Scott Morrison has flagged the possibility that companies may force workers to use annual leave during coronavirus shutdowns, but unions warn a plan to help casuals is urgent to stop the spread of the disease.
Declaring that “we’ve all got our role to play”, the Prime Minister said he expected employers to ask staff to use their annual leave but also flagged the option of using any quarantine period to hold training courses at home.
Asked if the world was overreacting to the coronavirus threat, Mr Morrison referenced the weekend’s toilet paper fracas at a Sydney supermarket, involving three women.
It ended in police charges and a viral video.
“If you look at the supermarkets at Chullora, you could quickly come to that conclusion,” he said.
“That’s why I think it is important that we get this into perspective.
“This has a fixed life. This virus, it will run its course.
“And it’s important we do things while we address it that do not impede a longer-term position. In fact, use the time for training, skills development, investment.”
But the Prime Minister also clearly stated that using up annual leave might be one way companies used periods of workplace shutdowns and quarantine.
“I know that many companies will ask staff to take their built-up leave during this period of time,” he said.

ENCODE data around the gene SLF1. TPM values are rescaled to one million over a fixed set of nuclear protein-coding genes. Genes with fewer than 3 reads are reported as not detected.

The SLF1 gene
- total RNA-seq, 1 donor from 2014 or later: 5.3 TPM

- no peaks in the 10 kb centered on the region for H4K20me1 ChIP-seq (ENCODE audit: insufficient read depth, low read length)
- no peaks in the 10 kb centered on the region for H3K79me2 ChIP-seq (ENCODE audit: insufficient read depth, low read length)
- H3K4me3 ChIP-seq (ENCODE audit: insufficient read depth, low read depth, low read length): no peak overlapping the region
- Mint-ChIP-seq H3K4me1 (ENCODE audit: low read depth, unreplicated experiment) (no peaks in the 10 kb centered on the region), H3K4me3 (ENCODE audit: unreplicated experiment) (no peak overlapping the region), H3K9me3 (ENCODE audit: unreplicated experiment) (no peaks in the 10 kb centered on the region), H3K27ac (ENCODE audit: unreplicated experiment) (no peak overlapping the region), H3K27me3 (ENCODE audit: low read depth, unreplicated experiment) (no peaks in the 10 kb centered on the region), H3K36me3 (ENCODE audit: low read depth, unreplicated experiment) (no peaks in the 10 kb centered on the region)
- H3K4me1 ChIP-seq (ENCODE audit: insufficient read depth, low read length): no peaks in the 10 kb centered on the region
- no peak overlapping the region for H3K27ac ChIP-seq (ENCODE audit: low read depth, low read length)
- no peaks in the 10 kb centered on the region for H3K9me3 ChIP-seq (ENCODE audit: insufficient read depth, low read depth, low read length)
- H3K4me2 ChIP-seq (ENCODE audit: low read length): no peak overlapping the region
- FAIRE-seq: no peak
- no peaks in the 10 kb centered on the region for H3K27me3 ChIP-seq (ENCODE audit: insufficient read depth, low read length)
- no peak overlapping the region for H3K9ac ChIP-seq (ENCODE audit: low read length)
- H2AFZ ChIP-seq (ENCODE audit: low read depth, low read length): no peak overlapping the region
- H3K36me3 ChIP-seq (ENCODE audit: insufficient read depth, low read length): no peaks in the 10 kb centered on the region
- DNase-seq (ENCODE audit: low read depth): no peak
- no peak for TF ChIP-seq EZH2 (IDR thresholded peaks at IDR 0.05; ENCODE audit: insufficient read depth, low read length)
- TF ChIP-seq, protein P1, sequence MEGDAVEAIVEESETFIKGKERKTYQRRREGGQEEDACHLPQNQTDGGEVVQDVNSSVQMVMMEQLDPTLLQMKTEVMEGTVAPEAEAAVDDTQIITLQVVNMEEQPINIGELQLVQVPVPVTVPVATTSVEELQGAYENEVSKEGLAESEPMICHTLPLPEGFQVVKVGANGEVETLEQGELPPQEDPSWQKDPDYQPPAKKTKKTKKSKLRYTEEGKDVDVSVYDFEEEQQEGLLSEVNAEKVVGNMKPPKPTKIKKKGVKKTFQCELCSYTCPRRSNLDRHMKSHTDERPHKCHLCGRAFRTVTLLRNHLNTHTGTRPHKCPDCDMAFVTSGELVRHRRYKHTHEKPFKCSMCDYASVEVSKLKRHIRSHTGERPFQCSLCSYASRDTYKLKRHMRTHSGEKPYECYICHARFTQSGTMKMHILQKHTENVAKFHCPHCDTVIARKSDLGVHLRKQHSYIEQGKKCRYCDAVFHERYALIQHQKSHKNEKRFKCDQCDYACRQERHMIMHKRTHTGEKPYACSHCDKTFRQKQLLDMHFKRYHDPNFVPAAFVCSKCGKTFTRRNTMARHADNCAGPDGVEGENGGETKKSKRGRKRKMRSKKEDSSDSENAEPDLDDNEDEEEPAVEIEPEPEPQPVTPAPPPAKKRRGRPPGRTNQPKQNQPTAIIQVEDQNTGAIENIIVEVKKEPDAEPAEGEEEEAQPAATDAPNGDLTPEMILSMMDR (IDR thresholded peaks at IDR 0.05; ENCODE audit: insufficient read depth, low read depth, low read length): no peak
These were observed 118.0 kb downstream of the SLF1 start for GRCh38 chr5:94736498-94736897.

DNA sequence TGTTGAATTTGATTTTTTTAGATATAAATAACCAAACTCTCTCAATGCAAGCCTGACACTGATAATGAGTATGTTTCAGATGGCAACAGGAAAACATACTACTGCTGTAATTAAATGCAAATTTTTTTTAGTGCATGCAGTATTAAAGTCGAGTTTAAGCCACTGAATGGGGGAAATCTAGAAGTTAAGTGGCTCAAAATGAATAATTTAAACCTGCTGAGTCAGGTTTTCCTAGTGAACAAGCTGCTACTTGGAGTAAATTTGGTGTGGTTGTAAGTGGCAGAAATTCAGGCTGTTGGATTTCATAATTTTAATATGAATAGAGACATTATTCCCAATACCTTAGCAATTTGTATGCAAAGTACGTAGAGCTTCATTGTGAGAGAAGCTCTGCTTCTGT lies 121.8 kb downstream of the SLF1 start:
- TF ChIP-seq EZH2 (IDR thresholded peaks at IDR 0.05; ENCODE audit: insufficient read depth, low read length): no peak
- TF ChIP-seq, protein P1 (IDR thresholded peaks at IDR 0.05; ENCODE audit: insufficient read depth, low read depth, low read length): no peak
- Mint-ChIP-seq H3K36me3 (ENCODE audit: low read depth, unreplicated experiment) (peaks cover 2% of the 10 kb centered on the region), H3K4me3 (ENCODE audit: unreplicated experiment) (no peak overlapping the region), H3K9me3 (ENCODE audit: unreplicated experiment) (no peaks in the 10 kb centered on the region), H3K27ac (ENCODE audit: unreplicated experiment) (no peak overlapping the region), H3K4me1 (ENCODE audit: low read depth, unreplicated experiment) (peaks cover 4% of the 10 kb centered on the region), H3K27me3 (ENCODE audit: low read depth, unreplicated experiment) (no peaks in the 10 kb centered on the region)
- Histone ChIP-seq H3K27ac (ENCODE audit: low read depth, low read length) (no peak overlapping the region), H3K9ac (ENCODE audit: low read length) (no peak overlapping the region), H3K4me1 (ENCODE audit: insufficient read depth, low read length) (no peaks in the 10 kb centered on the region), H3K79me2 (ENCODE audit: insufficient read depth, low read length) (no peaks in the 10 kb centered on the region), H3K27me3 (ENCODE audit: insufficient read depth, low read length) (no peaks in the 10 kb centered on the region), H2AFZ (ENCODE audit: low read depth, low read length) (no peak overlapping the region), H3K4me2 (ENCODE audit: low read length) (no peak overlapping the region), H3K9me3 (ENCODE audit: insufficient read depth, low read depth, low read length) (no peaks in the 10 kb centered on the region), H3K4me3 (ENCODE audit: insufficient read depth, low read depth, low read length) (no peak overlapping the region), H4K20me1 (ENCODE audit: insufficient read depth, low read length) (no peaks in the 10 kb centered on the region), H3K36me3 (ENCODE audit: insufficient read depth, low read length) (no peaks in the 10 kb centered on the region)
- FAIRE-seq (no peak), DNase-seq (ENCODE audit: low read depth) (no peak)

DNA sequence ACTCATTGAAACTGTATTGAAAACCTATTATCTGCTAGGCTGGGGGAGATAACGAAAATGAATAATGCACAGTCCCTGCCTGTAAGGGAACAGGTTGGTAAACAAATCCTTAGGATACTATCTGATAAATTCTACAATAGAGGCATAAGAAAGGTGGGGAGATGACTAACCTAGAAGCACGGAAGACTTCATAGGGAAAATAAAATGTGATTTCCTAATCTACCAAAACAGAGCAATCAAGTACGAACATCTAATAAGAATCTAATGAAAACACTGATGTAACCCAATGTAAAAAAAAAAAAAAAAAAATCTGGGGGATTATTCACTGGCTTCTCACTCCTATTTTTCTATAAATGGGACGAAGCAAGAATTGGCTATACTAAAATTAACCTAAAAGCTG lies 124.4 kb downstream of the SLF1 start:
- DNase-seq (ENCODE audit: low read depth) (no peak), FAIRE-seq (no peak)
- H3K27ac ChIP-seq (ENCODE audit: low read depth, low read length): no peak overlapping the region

“There are many things companies can do to work together with their employees, to work through this.
“As I said, we’re all in this together and we’ve all got a role to play.”
- ASX rebounds after Trump’s virus stimulus package
- Qantas slashes seats, exec pay in COVID-19 fallout
- Miley Cyrus cancels grand prix concert, but race will go ahead
Speaking after a meeting of unions, business leaders and government on Tuesday, ACTU secretary Sally McManus told The New Daily that the pressures on casual workers were immense and could lead to workers shunning testing for the virus.
“Any response that does not stop casual workers from being financially penalised for doing the right thing, getting tested and isolating will totally fail,” Ms McManus said.
“Many will avoid getting tested and will go to work sick and this will spread the virus, especially as they are working in industries such as healthcare, retail and hospitality.”
Attorney-General Christian Porter has offered no firm indications yet as to the assistance the government might offer casual workers.
“The challenges that will be faced by casual workers and the challenges that will be faced by businesses that employ casual workers are clearly one of the things that needs to be considered,” Mr Porter said.
“We listened very carefully to what the unions have had to say, obviously, but they certainly weren’t the only voice in the room.”
Mr Morrison also predicted that governments would be forced to draw on more part-time nurses and aged-care workers to fill shortages.
“It’s very possible that we’re going to have to see, and I know state governments are going to be working closely on this, to draw more part-time nurses into more full-time nurses in the weeks and months ahead,” he said.
Despite warning before the 2019 election that a change of government could lead to a recession, the Prime Minister said he did not want to be drawn on the ‘R’ word.
“I don’t find speculation on those things terribly helpful,” he said.